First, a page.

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The 92-year-old mother looks at an old photo at her home in Novellara, northern Italy. She was recently reunited with her long-lost German daughter, Margot Bachmann. A German woman has been reunited with her Italian mother after being separated for 71 years by the Nazi regime.

Margot Bachmann met with her 91-year-old mother, who did not want to be named, last weekend in the Italian village of Novellara in an emotional reunion.

“Dear Mum, my name is Margot Bachmann and I am your daughter, born on Oct. 25, 1944 in Heidelberg,”Bachmann wrote in a sentimental letter.

“All my life I asked my family about you, without being given any answers. I want to come and find you so that I can hug you once again. I’m immensely happy to be able to finally know you.”

Bachmann found her mother’s full name on her birth certificate and went to the International Tracing Service, who searched a database of about 30 million documents.

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The Italian woman holds a book of photos from her long-lost daughter after their reunion.
“What we observed last weekend, comes close to a miracle,” said Friederike Scharlau of the International Tracing Service.

“Nowadays, it is extraordinarily rare that parents and children reconnect who were separated by the Nazi regime. Many Nazi-survivors have died by now.”

Bachmann was born in Heidelberg, Germany, where her mom had moved to work in a factory before she was forced to live in a labor camp,according to The Washington Post.

A German soldier impregnated the mother when she was 20, and she was forced to hand over the baby to authorities after her parental custody was revoked.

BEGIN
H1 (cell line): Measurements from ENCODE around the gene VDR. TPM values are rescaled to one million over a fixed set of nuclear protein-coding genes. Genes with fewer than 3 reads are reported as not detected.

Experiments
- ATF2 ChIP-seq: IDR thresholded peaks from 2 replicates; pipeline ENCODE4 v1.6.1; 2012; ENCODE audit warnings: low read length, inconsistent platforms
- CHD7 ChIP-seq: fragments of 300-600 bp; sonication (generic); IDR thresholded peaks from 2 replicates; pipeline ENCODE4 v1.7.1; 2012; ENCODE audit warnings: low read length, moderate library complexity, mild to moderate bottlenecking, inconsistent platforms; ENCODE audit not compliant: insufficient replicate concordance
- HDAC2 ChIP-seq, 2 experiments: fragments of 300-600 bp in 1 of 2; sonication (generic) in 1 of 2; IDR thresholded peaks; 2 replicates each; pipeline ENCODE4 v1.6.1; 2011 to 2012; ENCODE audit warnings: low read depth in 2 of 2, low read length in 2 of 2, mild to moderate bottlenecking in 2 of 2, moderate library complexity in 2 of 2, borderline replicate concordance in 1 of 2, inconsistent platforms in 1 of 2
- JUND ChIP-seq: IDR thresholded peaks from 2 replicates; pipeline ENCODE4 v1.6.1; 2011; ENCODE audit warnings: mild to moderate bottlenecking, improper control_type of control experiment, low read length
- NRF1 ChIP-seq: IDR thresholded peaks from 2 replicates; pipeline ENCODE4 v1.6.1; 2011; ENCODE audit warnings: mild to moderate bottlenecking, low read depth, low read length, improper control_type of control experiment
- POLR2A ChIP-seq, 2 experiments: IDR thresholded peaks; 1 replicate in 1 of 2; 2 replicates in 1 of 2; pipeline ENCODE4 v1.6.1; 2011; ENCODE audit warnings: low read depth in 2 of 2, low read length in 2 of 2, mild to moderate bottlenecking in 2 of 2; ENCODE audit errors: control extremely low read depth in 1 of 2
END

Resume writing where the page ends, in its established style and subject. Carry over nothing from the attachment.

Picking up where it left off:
AP The mother was forced into a female labor service camp (like this one, seen in February 1938).

The mother was forced into a female labor service camp (like this one, seen in February 1938).

Bachmann was then temporarily raised in a children’s home, until the German soldier’s family adopted her shortly after the end of World War II.

The heartbroken mom later returned to Italy, believing her daughter lost forever.

Bachmann says her German father stopped her from searching for her biological mother throughout his life

Although Bachmann’s father wanted to make her believe that her mother had died, she had doubts early on.

“Already as a child I had the feeling that this wasn’t true.”

Her father died in 2014 and Bachmann decided to defy his wishes.

“I wanted to know who my mother was, whether we were similar; and I wanted to find photos or some information. I didn’t dare to hope that I would ever be able to hug her,” she said.

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We were lucky because in all these years, the mother had not moved away from her home town,” said Laura Bastianetto, a spokesperson for the Italian Red Cross.

“We were able to trace her fairly quickly. We hope that the mother, who believed she had lost her daughter forever, can now make up for lost time. She doesn’t know when, but she is sure to come back as soon as possible.”

“I thought you were dead, otherwise I would have searched for you,” the mother said as she met her daughter, according to Bastianetto.

Source: NY Daily news